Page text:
Honey bee (Apis mellifera) health is crucial for honey bee products, and effective pollination and is closely associated with gut bacteria. Various factors such as reduced habitat, temperature, disease, and diet affect the health of honey bees, by disturbing the homeostasis of the gut microbiota. In this study, high-throughput 16S rRNA gene sequencing was used to analyze the gut microbiota of Apis mellifera subjected to seven different diets. The identified microbiota in the Apis mellifera gut from all the diets consisted of Lactobacillus (62%), followed by Rhizobiaceae (21%), Snodgrassella (4%), and Erwiniaceae (4%) among other 33 genera. Based on diet types, Lactobacillus a lactic acid bacteria (LAB), dominates the microbiota with the highest relative abundance in AIGT+SAC (91%), AIGT+Soytide (88%), and AIGT+Apple juice (69%) diet groups. Bifidobacterium and Commensalibacter appeared as the second most abundant genera in AIGT+SAC and AIGT+Soytide diet groups, respectively. These bacteria are important markers for honey bee health. Considering the importance of these diets in shaping their host microbiome into a healthy status. Individual honey bee health (IHH) was observed to validate the quality and correlation between the microbiota and honey bee health. The results were consistent, indicating that Apis mellifera fed on AIGT+Soytide and AIGT+SAC diet showed the highest health expression level of vitellogenin. The group with 60%Syrup possessing Rhizobiaceae as the dominant taxa showed poor health status. This finding paved the way for establishing a link between gut microbiota and IHH under different diets.
ARTICLE | doi:10.20944/preprints202106.0468.v2
Subject: Biology And Life Sciences, Anatomy And Physiology Keywords: Pollinator; landscape; land use; urban rural gradient; Japanese honeybee; honey; pollen; nutrition.
Online: 16 July 2021 (13:04:52 CEST)
Pollinators are being threatened globally by urbanisation and agricultural intensification, driv-en by a growing human population. Understanding these impacts on landscapes and pollinators is critical to ensuring a robust pollination system. Remote sensing data on land use attributes have previously linked honeybee nutrition to land use in the Western Honeybee (Apis mellifera L.). Here, we instead focus on the less commonly studied Apis cerana japonica – the Japanese Honeybee. Our study presents preliminary data comparing forage (honey and pollen) with land use across a rural-urban gradient from 22 sites in Kyushu, southern Japan. Honey samples were collected from hives between June 2018 and August 2019. Pollen were collected and biotyped from hives in urban and rural locations (n = 4). Previous studies of honey show substantial vari-ation in monosaccharide content. Our analysis of A. cerana japonica honey found very little varia-tion in glucose and fructose (which accounted for 97% of monosaccharides), despite substantial differences in surrounding forage composition. As expected, we observed temporal variation in pollen foraged by A. cerana japonica, likely dependent on flowering phenology. These prelimi-nary results suggest that the forage and nutrition of A. cerana japonica may not be negatively af-fected by urban land use. This highlights the need for further comparative studies between A. cerana japonica and A. mellifera as it could suggest a resilience in pollinators foraging in their na-tive range.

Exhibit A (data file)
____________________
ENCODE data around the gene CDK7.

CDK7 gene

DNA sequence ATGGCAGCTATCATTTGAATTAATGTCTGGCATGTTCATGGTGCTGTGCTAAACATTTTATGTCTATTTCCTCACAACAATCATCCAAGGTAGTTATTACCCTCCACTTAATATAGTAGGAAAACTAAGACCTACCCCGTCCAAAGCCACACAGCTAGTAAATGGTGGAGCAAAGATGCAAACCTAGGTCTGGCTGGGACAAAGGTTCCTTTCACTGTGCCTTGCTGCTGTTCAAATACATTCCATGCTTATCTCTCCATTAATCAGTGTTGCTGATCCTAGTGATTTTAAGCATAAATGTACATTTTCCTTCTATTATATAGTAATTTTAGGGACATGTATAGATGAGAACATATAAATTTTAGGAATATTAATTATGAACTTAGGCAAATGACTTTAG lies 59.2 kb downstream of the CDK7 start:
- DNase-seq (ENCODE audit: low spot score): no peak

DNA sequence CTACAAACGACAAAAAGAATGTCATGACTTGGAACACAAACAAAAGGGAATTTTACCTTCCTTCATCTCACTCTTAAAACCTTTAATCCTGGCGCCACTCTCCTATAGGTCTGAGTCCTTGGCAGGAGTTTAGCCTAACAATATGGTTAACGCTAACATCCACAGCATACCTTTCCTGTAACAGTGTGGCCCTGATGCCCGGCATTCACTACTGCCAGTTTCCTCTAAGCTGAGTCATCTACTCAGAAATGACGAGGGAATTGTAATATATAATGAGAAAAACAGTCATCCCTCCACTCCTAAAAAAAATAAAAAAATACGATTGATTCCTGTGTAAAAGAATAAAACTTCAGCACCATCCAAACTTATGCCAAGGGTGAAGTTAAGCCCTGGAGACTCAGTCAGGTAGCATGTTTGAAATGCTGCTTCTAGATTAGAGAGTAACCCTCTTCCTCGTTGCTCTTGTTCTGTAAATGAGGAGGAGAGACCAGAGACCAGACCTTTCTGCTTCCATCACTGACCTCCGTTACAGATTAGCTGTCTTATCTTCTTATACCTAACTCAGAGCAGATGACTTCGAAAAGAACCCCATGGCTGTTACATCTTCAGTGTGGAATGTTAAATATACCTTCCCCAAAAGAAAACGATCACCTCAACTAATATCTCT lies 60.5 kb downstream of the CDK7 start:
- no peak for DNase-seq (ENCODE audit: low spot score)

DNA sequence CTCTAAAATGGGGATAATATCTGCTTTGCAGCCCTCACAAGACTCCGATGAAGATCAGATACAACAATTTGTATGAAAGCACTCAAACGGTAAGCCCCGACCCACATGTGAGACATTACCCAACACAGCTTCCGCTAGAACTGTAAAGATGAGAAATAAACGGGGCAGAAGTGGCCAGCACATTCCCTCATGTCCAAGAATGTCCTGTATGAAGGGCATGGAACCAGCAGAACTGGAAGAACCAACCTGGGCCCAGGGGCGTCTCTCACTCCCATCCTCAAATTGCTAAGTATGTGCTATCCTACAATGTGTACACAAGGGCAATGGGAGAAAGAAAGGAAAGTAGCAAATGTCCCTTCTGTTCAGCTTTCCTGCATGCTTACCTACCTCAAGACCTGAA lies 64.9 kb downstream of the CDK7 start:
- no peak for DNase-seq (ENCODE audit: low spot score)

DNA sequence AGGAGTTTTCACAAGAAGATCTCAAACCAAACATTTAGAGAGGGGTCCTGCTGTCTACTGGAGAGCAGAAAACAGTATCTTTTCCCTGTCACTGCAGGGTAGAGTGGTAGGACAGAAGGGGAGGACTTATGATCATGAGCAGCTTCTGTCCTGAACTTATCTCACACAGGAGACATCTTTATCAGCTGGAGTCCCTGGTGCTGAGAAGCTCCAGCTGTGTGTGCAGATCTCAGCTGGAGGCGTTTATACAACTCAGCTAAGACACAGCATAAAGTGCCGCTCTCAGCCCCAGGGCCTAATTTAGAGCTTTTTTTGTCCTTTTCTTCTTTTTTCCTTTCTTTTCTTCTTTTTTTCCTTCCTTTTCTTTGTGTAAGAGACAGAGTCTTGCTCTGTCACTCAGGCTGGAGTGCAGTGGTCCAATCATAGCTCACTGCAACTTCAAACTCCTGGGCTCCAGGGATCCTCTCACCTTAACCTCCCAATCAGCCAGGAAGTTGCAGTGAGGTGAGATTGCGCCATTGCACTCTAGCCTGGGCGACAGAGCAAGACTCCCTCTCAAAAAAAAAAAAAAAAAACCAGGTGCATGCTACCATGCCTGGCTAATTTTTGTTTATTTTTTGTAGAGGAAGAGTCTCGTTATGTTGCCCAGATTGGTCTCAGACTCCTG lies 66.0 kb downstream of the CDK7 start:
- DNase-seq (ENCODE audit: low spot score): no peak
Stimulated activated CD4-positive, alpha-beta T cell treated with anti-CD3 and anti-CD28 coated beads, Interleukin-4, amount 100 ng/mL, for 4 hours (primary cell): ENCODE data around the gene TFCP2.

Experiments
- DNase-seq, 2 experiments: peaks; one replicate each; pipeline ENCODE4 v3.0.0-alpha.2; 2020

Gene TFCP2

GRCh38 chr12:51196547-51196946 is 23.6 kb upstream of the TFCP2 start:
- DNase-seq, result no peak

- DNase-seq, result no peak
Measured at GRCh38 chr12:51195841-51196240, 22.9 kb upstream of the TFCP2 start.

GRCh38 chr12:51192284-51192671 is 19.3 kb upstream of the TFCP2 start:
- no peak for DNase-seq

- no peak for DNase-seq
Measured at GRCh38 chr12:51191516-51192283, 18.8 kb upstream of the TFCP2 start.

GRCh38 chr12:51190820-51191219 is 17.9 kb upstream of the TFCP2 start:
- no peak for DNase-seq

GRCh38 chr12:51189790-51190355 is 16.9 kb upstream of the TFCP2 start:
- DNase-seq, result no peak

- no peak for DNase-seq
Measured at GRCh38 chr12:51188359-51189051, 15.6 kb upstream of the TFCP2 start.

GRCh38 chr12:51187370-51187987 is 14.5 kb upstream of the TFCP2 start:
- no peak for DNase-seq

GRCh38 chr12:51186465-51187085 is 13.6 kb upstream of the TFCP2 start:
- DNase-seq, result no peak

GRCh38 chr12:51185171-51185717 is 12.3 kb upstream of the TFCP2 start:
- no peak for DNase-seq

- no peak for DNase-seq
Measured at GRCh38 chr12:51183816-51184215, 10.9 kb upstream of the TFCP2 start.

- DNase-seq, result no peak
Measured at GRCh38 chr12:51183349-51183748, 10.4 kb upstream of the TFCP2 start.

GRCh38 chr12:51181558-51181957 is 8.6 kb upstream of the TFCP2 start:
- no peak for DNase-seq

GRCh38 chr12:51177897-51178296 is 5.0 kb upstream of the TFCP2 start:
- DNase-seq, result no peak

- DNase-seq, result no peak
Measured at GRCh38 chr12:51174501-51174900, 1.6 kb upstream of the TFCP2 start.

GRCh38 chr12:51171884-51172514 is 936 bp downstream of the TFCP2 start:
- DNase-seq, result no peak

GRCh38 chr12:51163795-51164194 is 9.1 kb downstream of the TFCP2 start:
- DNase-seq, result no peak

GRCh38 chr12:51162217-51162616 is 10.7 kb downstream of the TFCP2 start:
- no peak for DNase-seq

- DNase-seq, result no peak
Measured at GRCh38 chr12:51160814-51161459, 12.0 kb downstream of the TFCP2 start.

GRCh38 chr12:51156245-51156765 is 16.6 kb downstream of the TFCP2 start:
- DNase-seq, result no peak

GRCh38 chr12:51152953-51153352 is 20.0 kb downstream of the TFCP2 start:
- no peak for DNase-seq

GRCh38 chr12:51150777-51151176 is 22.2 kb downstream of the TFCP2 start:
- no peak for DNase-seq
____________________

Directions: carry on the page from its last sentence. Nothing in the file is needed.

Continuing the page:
ARTICLE | doi:10.20944/preprints201803.0107.v2
Subject: Environmental And Earth Sciences, Environmental Science Keywords: fire management; human activities; participation; firewood; charcoal; grazing; water; honey; farming; community forest association
Online: 12 June 2018 (11:20:43 CEST)
This paper proposes an Integrated Fire Management (IFM) framework that can be used to support communities and resource managers in finding effective and efficient approaches to prevent damaging fires, as well as maintain desirable fire regimes in Kenya. Designing and implementing an IFM approach in Kenya calls for a systematic understanding of the various uses of fire and the underlying perceptions and traditional ecological knowledge of the local people. The here proposed IFM framework allows an evaluation of the risks posed by fires, while balancing them with their beneficial ecological and economic effects, and thus developing effective fire management approaches. A case study of the proposed IFM framework was conducted in Gathiuru Forest that is part of the larger Mt. Kenya Forest Ecosystem. Focus group discussions were held with key resource persons, primary and secondary data on socio-economic activities were studied, fire and weather records were analyzed and the current fire management plans were consulted. Questionnaires were used to assess how the IFM is implemented in the Gathiuru Forest Station. The results show that the proposed IFM framework is scalable and can be applied in places with fire-dependent ecosystems as well as in places with fire-sensitive ecosystems in Kenya. The effectiveness is dependent on the active participation, formulation and implementation of the IFM activities by the main stakeholder groups (Kenya Forest Service (KFS), Kenya Wildlife Service (KWS), and the Community Forest Associations (CFA)). The proposed IFM framework helps in implementing cost-effective approaches to prevent damaging fires and maintain desirable fire regimes in Kenya.